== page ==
We’re making the best of it, and praying, helping and trying to keep the kids going, as much normal as possible. It dawns on us that this passage is going to be tough. So what to do?

We’re figuring out how to survive, how to do the interim, keep it going. We post things to lend a little courage to one another.  But the spiritual crisis is also pervasive. And it’s not what self-anointed prophets of doom proclaim. I’ve been listening to those people since the 1970s, convinced that the end of the world is now at hand. Maybe, maybe not. Jesus said you and I don’t get to know that. Period. (Acts 1:7). The book of Revelation is not a how-to book of prediction for us to know ahead. It’s a promise that God will outlast evil.

Interestingly, there are people who can help us. A member of our church whose husband received a heart pump in a near death crisis five years ago emailed me this week and said, “We’ve laughed and said that actually everyone is now living our lives that we inherited five years ago — that we can never be apart from each other and we really go very few places anymore.” People in nursing homes understand, as do caregivers of the elderly, prisoners and parolees. Life is has edges that are determined by realities external to your will.

So what now? Just keep on. Live your faith, teach your children, laugh and rejoice all you can. Help out, and pray for the helpers. But above all remember that this is not the first time of crisis for the world. The spiritual opportunity is not about scaring people into faith—it’s about revealing that the way of a cross always was the way. The only way over it is through it.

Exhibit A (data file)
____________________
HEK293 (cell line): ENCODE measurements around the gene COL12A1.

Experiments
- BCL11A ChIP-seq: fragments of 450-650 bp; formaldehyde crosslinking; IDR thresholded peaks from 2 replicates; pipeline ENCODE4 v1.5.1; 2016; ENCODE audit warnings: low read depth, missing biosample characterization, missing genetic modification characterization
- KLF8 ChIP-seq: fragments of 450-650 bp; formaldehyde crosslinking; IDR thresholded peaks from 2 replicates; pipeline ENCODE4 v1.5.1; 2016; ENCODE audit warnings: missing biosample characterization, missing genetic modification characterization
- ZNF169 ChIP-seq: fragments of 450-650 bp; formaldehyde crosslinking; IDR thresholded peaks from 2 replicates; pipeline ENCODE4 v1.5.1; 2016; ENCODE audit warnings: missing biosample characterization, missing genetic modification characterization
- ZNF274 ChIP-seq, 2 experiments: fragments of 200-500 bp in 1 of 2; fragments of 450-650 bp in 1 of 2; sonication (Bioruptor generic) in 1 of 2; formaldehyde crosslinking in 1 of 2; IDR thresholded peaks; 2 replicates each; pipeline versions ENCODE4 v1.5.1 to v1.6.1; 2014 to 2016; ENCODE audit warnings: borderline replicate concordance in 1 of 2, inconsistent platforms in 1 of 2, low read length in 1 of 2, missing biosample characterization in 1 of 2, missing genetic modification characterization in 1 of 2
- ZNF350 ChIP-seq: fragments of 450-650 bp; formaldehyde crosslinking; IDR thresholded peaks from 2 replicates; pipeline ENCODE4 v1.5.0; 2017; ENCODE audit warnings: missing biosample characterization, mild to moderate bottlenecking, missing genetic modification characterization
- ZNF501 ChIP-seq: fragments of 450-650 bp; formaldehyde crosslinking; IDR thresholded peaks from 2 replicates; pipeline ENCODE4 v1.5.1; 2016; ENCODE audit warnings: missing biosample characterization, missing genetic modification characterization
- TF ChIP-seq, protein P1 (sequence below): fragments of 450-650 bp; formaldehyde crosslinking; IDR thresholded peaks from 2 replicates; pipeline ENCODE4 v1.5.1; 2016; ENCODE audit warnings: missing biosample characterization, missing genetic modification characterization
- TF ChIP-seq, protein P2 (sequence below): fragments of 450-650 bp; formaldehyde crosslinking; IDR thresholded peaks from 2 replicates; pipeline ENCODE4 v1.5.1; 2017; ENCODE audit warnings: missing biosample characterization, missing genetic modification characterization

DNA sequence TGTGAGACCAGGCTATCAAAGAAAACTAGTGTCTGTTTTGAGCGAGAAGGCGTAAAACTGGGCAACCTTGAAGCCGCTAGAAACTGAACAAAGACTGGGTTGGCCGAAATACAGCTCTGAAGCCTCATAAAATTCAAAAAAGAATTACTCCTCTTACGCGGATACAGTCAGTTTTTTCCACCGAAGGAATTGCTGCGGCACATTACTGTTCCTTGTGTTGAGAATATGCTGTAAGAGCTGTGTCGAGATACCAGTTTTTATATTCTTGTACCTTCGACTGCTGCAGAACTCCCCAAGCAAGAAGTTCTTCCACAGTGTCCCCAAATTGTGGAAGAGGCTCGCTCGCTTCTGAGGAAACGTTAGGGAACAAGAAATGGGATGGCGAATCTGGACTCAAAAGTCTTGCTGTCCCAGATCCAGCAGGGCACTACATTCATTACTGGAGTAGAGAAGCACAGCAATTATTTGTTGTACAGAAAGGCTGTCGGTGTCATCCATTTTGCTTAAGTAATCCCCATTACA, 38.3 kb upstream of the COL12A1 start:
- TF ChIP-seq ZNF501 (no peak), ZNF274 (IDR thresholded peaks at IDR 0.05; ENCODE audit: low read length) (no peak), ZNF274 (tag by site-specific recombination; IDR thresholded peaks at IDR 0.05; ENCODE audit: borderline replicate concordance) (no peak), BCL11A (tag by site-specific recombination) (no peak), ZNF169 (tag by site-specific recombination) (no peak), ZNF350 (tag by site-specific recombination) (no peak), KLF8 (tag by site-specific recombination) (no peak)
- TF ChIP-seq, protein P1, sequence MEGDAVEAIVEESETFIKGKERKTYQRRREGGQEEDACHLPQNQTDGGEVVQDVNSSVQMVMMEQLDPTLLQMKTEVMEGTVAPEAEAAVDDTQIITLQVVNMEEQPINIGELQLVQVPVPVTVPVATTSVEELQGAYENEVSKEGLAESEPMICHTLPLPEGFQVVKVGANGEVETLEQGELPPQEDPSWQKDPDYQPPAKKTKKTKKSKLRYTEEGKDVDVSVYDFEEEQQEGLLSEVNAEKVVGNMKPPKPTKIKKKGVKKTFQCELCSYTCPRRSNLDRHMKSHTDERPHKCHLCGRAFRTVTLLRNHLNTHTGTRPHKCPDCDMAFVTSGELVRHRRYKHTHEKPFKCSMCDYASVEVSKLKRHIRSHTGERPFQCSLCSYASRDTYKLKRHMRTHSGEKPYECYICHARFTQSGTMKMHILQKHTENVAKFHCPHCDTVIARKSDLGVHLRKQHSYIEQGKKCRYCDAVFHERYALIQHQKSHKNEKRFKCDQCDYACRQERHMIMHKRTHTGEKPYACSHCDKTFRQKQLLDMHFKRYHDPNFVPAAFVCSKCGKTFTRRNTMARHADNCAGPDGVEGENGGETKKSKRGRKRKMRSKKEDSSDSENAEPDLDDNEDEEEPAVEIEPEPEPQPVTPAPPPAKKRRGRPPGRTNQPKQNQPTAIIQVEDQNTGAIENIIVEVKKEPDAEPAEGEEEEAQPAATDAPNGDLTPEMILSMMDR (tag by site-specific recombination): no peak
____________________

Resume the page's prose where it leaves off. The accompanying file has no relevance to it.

As we finish this Lenten journey, the tone of our moment is matching the Jesus story in a remarkable coincidence. We aren’t just reading about disciples afraid of the unknown up ahead. It’s real. We don’t know where it’s going or how many of us will get through it unscathed. There is only surviving, holding on, trusting in faith.

There is precedent for this moment. And with that I tell you, “Hold on.” There’s always something on the other side of every cross.

At least that’s what I trust, even when my knees are shaking a little. I’ve been listening to Bob Dylan again, a lot. This one is a hard song, but still speaks to me.

Diligence not Goosebumps